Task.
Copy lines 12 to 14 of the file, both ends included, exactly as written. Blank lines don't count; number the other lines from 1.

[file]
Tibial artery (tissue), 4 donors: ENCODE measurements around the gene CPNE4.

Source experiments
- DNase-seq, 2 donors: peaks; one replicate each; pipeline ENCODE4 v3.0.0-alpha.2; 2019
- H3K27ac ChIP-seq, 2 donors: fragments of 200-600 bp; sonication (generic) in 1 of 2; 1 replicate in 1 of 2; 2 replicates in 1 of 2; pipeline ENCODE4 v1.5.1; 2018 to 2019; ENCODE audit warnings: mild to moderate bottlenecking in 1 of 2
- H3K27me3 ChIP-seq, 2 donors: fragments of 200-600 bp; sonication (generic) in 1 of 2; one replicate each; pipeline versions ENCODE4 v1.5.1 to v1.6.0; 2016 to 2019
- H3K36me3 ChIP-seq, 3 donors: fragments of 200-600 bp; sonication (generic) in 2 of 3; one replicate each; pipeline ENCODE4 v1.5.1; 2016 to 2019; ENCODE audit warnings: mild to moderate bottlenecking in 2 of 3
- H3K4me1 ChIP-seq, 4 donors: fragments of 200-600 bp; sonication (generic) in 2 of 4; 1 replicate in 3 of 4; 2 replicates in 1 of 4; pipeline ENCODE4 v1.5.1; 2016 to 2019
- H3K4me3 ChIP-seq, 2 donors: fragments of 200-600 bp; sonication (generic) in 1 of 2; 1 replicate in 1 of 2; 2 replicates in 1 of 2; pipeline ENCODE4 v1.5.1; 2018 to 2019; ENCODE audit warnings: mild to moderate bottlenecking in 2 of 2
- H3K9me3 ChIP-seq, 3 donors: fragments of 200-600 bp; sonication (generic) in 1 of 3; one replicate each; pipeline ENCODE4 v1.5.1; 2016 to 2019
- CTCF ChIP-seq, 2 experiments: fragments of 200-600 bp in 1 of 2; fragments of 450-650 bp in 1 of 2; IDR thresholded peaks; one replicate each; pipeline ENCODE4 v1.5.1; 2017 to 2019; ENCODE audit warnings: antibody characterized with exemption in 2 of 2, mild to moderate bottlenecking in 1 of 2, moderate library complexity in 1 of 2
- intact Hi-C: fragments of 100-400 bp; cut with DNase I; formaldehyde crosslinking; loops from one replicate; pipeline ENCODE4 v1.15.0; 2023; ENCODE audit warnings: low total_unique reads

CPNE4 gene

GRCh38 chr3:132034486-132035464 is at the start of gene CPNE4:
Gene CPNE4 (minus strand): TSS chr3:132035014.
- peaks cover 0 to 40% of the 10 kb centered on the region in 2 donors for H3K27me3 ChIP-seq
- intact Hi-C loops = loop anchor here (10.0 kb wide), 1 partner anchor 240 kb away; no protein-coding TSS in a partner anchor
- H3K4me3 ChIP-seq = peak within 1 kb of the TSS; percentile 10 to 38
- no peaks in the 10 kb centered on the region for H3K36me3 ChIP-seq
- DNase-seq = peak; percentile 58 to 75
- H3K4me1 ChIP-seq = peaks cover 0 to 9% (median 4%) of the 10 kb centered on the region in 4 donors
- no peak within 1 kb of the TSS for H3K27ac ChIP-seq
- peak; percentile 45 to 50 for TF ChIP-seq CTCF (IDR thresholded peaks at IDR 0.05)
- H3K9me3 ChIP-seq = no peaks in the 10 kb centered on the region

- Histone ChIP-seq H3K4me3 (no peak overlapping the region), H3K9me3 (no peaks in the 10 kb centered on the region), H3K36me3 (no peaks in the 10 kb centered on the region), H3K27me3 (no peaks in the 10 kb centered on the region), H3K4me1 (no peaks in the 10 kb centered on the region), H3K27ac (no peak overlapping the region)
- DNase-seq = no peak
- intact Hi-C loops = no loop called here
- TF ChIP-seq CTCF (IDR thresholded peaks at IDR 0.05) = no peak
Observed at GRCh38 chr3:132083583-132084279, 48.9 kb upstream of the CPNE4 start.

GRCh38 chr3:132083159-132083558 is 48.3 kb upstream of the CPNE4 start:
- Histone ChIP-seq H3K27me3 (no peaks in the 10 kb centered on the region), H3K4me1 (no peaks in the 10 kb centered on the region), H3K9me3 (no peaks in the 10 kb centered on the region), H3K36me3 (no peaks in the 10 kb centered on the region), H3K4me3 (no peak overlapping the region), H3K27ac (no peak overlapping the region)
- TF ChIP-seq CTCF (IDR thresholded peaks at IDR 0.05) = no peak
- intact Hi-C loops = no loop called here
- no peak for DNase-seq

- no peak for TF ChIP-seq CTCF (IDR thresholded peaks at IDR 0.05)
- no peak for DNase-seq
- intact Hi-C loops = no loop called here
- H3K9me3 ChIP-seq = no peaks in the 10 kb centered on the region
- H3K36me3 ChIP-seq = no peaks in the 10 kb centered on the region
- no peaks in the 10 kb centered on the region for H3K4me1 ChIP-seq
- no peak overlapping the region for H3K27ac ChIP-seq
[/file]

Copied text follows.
CPNE4 gene

GRCh38 chr3:132034486-132035464 is at the start of gene CPNE4:
Gene CPNE4 (minus strand): TSS chr3:132035014.